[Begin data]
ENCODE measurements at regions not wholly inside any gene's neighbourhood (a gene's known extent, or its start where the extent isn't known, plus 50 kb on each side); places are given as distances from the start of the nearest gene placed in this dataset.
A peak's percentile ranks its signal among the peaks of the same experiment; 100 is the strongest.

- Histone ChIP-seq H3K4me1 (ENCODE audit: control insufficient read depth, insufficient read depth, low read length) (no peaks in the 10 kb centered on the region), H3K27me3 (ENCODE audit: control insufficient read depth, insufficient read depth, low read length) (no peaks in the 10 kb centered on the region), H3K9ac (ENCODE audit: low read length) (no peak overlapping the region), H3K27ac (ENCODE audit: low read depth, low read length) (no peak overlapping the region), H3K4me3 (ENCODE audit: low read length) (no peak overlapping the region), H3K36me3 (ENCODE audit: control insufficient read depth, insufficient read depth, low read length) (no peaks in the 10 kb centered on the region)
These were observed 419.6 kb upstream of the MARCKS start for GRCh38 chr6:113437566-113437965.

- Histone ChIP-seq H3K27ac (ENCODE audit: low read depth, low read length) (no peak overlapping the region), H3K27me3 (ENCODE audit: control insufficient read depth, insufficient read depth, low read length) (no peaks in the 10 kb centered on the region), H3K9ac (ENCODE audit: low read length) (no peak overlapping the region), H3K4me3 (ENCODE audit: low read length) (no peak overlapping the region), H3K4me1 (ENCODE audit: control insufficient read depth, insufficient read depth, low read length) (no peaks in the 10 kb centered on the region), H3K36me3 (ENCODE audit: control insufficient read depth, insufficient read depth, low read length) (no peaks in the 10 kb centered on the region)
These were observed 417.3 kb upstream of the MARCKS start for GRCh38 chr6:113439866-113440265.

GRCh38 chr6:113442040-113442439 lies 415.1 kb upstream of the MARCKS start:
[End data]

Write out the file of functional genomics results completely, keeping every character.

ENCODE measurements at regions not wholly inside any gene's neighbourhood (a gene's known extent, or its start where the extent isn't known, plus 50 kb on each side); places are given as distances from the start of the nearest gene placed in this dataset.
A peak's percentile ranks its signal among the peaks of the same experiment; 100 is the strongest.

- Histone ChIP-seq H3K4me1 (ENCODE audit: control insufficient read depth, insufficient read depth, low read length) (no peaks in the 10 kb centered on the region), H3K27me3 (ENCODE audit: control insufficient read depth, insufficient read depth, low read length) (no peaks in the 10 kb centered on the region), H3K9ac (ENCODE audit: low read length) (no peak overlapping the region), H3K27ac (ENCODE audit: low read depth, low read length) (no peak overlapping the region), H3K4me3 (ENCODE audit: low read length) (no peak overlapping the region), H3K36me3 (ENCODE audit: control insufficient read depth, insufficient read depth, low read length) (no peaks in the 10 kb centered on the region)
These were observed 419.6 kb upstream of the MARCKS start for GRCh38 chr6:113437566-113437965.

- Histone ChIP-seq H3K27ac (ENCODE audit: low read depth, low read length) (no peak overlapping the region), H3K27me3 (ENCODE audit: control insufficient read depth, insufficient read depth, low read length) (no peaks in the 10 kb centered on the region), H3K9ac (ENCODE audit: low read length) (no peak overlapping the region), H3K4me3 (ENCODE audit: low read length) (no peak overlapping the region), H3K4me1 (ENCODE audit: control insufficient read depth, insufficient read depth, low read length) (no peaks in the 10 kb centered on the region), H3K36me3 (ENCODE audit: control insufficient read depth, insufficient read depth, low read length) (no peaks in the 10 kb centered on the region)
These were observed 417.3 kb upstream of the MARCKS start for GRCh38 chr6:113439866-113440265.

GRCh38 chr6:113442040-113442439 lies 415.1 kb upstream of the MARCKS start: